WikiLeaks and the War on Drugs
Police stand next to the bullet-riddled window of a hospital in Ciudad Juarez. REUTERS/Alejandro Bringas
In September 2006, just days before Felipe Calderón was declared president of Mexico in a disputed election fraught with fraud and corruption, the US Embassy sent a secret report to Washington titled “Strengthening Calderon’s weak hand.” Mexico’s new president would have “virtually no ‘honeymoon,’” the cable stated, so “we will begin vigorous transition planning across the board with the Calderón team.” Without aggressive involvement, US diplomats warned that “we risk stagnation on our highest-profile issues unless we can send a strong signal of support, prompt the Calderón team into a vigorous transition, and reinforce Calderón’s agenda and leadership.”
Now, as he leaves office after yet another disputed election, Calderón will go down in history as one of Mexico’s most discredited and unpopular presidents—in part because of the revelations in the WikiLeaks cables that exposed his “unprecedented cooperation” with Washington. Indeed, as Mexicans know from the documents published in my newspaper, La Jornada, Calderón’s failed agenda and leadership—particularly his top priority of winning the war against the drug cartels and protecting Mexican citizens from the gruesome, intolerable narco-generated violence that has taken the lives of thousands—is a failure he shares with the United States.
The cables struck Mexico like a windstorm, blowing back the curtains of diplomacy and exposing what had not been intended for public view. Through the 3,000 leaked records—some secret, a few ultrasecret, but the majority simply indiscreet, harsh and rude—readers of Mexican newspapers learned the hidden details of our political, military and economic relations with the United States. For the first time, Mexicans could read the US Embassy’s critical judgments of the proud Mexican generals who never open themselves up to public scrutiny, as well as Washington’s candid assessment of its erstwhile ally, President Calderón, who is depicted as weak and condescending, lacking in legitimacy from the start of his tenure.
Beyond the undiplomatic opinions, however, the WikiLeaks cables revealed the astonishing degree to which the United States exercised its power and influence at the highest levels of the Mexican government. In some cases it appears that an essential part of the decision-making process on matters of internal security is actually designed not in Mexico City but in Washington. For Mexicans, the cables have reinforced once again that famous adage “Pobre Mexico: tan lejos de Dios, y tan cerca de los Estados Unidos.” Poor Mexico: so far from God and so close to the United States.
* * *
WikiLeaks initially decided to disseminate the cables to the Spanish-speaking world via Spain’s internationally recognized newspaper El País, one of four European media outlets selected by Julian Assange for the first round of releases on November 29, 2010. Then, starting in late December, the cables were shared with journalists throughout the entire world, country by country. In Latin America, La Jornada became the first recipient of the diplomatic documents in Spanish-speaking Latin America.
My colleague Pedro Miguel Arce, a widely read columnist at La Jornada, obtained the batch of cables related to Mexico. His experience was similar to what other Latin American journalists have described: an unexpected e-mail, a quick trip to Britain, a mysterious contact, and finally a meeting with Assange and his team. They proposed an agreement for sharing and disseminating the vast informational wealth related to Mexico from the 250,000 State Department records given to WikiLeaks.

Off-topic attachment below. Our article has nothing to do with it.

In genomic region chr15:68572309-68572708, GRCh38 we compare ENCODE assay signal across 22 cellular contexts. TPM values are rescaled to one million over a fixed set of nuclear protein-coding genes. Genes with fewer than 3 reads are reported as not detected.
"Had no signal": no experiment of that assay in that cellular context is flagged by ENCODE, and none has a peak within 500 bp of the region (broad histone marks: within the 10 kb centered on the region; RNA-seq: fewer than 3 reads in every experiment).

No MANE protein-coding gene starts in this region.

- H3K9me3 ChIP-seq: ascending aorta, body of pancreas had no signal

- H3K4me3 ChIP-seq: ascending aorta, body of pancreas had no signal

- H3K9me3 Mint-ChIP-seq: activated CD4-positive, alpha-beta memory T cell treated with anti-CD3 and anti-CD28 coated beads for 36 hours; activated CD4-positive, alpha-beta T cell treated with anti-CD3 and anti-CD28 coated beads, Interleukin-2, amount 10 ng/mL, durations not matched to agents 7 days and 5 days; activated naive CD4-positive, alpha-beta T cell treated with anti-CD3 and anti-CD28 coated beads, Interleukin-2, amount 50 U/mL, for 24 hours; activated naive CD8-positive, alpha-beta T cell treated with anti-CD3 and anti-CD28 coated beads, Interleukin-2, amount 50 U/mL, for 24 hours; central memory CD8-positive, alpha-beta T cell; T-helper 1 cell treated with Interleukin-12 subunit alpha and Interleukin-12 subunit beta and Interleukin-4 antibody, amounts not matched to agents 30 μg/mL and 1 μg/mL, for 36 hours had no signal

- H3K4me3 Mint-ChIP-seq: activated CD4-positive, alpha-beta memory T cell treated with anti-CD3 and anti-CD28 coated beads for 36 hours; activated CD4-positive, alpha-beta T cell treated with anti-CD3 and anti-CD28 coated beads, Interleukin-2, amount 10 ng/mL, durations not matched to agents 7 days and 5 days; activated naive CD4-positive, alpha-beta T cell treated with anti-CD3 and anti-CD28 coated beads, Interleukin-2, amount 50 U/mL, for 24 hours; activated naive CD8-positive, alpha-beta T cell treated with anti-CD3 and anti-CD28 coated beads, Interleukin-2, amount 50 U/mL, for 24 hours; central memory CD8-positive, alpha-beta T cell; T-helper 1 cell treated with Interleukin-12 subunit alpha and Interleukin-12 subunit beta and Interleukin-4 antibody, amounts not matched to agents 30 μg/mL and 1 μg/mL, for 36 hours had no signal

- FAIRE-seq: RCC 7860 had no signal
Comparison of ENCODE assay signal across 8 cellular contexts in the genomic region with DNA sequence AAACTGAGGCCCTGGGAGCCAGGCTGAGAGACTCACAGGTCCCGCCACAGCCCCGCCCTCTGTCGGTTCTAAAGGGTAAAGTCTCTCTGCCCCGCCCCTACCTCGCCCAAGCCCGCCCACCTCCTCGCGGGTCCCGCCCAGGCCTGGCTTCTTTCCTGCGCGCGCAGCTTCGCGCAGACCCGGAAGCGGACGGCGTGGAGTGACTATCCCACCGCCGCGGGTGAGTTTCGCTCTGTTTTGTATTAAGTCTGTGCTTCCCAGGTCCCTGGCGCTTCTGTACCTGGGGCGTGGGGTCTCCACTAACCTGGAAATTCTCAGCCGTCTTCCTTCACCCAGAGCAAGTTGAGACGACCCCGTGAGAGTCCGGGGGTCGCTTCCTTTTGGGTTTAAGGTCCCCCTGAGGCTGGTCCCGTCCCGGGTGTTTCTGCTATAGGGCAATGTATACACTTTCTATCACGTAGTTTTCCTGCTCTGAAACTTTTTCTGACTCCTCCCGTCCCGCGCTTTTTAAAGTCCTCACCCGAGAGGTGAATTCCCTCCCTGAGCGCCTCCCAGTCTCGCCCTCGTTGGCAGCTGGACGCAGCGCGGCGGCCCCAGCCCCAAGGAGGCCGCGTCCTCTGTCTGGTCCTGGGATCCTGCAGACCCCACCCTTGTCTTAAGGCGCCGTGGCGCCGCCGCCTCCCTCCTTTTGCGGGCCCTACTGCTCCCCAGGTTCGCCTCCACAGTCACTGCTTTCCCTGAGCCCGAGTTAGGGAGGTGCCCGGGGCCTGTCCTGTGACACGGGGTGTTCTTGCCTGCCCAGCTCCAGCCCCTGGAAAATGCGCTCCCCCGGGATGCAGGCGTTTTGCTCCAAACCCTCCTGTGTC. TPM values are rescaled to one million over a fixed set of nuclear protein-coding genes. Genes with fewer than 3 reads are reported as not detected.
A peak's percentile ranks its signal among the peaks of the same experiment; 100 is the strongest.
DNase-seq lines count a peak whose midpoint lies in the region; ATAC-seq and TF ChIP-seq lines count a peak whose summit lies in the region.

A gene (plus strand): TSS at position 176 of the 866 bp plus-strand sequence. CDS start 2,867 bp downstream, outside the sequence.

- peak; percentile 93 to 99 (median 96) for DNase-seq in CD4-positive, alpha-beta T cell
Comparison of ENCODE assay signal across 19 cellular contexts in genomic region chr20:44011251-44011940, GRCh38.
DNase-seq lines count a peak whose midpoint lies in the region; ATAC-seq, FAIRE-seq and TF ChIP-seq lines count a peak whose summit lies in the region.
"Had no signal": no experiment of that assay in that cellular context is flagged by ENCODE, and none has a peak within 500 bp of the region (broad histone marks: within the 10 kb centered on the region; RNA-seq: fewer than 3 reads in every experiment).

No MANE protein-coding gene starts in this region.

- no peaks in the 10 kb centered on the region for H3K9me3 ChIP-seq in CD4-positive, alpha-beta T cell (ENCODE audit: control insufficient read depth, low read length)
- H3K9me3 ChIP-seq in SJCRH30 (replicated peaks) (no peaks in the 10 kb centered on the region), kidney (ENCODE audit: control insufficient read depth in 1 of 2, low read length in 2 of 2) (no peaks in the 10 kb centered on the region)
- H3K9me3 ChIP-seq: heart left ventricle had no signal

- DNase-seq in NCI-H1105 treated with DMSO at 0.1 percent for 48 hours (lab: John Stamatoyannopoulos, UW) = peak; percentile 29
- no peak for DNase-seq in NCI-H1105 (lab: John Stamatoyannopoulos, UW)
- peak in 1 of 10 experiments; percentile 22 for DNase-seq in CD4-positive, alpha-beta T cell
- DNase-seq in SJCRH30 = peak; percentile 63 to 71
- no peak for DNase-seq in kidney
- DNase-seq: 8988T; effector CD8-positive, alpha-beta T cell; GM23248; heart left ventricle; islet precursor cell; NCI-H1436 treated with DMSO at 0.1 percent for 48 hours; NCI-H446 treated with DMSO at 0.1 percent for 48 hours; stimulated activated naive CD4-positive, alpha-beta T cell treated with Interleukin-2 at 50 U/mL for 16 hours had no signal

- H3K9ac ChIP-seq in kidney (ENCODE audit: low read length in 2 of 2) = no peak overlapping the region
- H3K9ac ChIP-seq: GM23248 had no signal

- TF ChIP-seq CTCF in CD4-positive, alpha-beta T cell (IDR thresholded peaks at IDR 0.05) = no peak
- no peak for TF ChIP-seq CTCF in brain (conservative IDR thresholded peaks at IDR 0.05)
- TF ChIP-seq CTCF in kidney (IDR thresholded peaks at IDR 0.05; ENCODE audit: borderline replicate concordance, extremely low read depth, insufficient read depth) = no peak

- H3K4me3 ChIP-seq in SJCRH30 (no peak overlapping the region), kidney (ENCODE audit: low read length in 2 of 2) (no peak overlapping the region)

La Jornada established a plan to take this on: two reporters, two editors, liters of coffee and a stack of English-Spanish dictionaries. We spent almost a month reviewing the collection and starting our reporting. Then, on February 10, 2011, La Jornada announced to its readers that it would begin publishing news articles, features and analyses from the contents of almost 8,000 pages of cable traffic between the US Embassy in Mexico City and the State Department in Washington.
As La Jornada published revelations from specific cables, WikiLeaks would upload the relevant documents to its website. This provided a valuable shield for La Jornada: as the stories generated scandal after scandal—exposing corruption, deception, and other wrongdoing by officials and public figures—angry attempts to deny our disclosures proved difficult. The information came not from anonymous sources, after all, but from cables originating in the powerful and well-connected US Embassy.
The Mexico cables spanned almost two decades, from the end of the 1980s to the spring of 2010. But the majority were contemporary, dated between 2008 and 2010. These documents opened a window onto the private diplomatic relationship between President Calderón and President Barack Obama, at a time when Mexican security was dramatically declining as the drug war violence escalated. By June La Jornada had published more than 100 features, articles and reports based on the WikiLeaks cables. Among the stories were “Hillary Clinton Orders Reassessment of Effects of Stress on Calderón’s Capacity to Run the Country” (February 21, 2011); “US Insisted on Military Withdrawal From Anti-Drug Fight; Cables Reveal Embassy Pressed to Let Federal Police Lead Action” (March 15, 2011); “‘The Army is comfortable letting the cartels fight each other’: Consul McGrath in Ciudad Juárez” (March 16, 2011); “Fast and Furious Scandal: Washington Blames Mexico” (March 28, 2011); “Peña Nieto ‘hardly appears to be cut from a new cloth, different from the old PRI’” (May 23, 2011); and “Mexico Offered US Free Access to Intelligence System” (May 25, 2011).
* * *